Dozens of laws go into effect today, August 1st, 2023. The full list can be found here. And if you missed it, check out the laws that went into effect at the start of July.
Here are two of the most talked about laws that are changing- Cannabis Use for Adults Ages 21+ and Gun Law Changes.
The Adult-Use Cannabis Act:
A variety of laws were passed as part of the Adult-Use Cannabis bill regarding firearm possession, ownership, or carry by lawful cannabis users. Under Minnesota law, a person may not be denied the right to own, possess or carry firearms based on their status as a patient in the medical cannabis registry program or on the basis that the person is 21 years of age or older and uses adult-use cannabis products. The use or possession of marijuana remains unlawful under federal law regardless of whether it has been legalized or decriminalized for medicinal or recreational purposes in Minnesota. The BCA recognizes this conflict in the law. Law enforcement agencies should consult with their city or county attorney.
The BCA updated permit to carry and permit to purchase/transfer forms to reflect the change in Minnesota law. The forms are available on the BCA website under Services – Police-Quick links – Forms.
Changes to transferee permit and report of transfer laws:
Changes to the transferee permit and report of transfer statutes require a chief of police or sheriff to deny a transferee permit application or a report of transfer if the firearm recipient is (1) listed in the criminal gang investigative data system under Minn. Stat. § 299C.091 or (2) determined to be a danger to self or the public when in possession of firearms. An applicant denied as a danger to self or the public is prohibited from reapplying for six months. Additionally, the timeframe for a chief of police or sheriff to grant or deny a transferee permit or report of transfer will be extended to 30 days.
The amended permit to purchase/transfer form will be available to the public when these changes go into effect on Aug. 1, 2023.
Private party firearm transfers:
Certain private party transfers of pistol or semi-automatic military-style assault weapons will now require background checks. A background check is conducted in one of two ways:
1) The transferee undergoes a background check when obtaining a transferee permit.
2) The parties to the transfer jointly appear before a federally licensed firearms dealer who conducts a background check on the transferee.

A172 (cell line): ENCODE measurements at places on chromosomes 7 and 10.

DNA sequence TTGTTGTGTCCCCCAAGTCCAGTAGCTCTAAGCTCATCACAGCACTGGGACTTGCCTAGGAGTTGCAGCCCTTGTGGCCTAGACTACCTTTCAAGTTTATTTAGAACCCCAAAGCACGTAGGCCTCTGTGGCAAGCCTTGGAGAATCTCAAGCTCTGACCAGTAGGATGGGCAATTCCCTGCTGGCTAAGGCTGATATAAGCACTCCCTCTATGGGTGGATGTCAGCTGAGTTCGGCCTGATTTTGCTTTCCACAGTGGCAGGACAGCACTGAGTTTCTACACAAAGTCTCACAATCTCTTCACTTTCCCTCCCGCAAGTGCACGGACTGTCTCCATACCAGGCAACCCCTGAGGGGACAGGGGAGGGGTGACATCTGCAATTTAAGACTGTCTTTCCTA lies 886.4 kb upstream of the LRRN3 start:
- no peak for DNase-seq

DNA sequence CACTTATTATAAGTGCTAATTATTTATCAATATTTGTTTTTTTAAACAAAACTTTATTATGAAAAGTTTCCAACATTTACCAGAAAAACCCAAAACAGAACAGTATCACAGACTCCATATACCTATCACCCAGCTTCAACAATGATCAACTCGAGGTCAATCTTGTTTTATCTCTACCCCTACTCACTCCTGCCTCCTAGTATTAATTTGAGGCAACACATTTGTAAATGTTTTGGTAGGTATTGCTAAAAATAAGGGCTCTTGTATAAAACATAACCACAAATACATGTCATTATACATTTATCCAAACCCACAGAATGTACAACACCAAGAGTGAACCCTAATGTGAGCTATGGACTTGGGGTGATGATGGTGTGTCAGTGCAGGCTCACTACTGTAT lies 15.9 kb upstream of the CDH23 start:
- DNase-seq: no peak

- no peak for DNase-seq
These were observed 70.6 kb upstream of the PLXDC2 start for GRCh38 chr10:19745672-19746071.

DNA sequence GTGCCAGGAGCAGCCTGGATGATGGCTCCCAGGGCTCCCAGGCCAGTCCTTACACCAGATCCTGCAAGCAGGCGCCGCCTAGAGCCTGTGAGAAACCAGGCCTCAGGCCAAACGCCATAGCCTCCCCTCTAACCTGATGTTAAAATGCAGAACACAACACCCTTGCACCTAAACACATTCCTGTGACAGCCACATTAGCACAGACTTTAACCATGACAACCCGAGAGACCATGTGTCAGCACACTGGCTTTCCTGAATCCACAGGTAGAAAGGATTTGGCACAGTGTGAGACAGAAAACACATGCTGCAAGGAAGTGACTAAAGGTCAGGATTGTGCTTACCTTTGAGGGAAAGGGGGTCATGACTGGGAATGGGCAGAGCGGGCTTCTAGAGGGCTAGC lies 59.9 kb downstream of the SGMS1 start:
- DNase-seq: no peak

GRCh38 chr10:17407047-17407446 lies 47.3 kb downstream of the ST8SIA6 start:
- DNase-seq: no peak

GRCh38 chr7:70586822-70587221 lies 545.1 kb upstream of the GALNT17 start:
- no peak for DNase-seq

Private parties who transfer a pistol or semi-automatic military-style assault without the assistance of federally licensed firearms dealer must maintain a record of transfer for ten years. The record must include:
• A copy of both parties’ identification
• A copy of the transferee’s permit
• A description of the weapon including the manufacturer-assigned serial number
• Each page of the record must contain the parties’ signatures and the weapon’s serial number
Numerous exceptions to this statute include transfers between immediate family members, which means spouses, domestic partners, parents, children, siblings, grandparents and grandchildren.
The BCA created a “Private Party Record of Transfer” form which will be available to the public when these changes into effect on Aug. 1, 2023.
Extreme Risk Protection Orders:
The Minnesota legislature passed what is commonly known as a “red flag law.” This law allows the court to issue extreme risk protection orders which prohibit the subject of the order from possessing or purchasing firearms while the order is in effect.
This new restriction will be added to the permit to carry and permit to purchase/transfer forms when the law goes into effect on Jan. 1, 2024.
Update on Permit to Carry Minimum Age
On March 31, 2023, a federal district court judge issued an order prohibiting the state from enforcing the minimum age requirement of the Minnesota Citizens’ Personal Protection Act in the matter of Worth v. Harrington, 21-CV-1348. The order effectively reduced the minimum age for obtaining a carry permit from 21 to 18. The Department of Public Safety (DPS) brought a motion to prevent the order from taking effect pending appeal. The motion for a stay was granted, and an appeal is currently pending. As a result, the minimum age to obtain a permit to carry continues to be 21.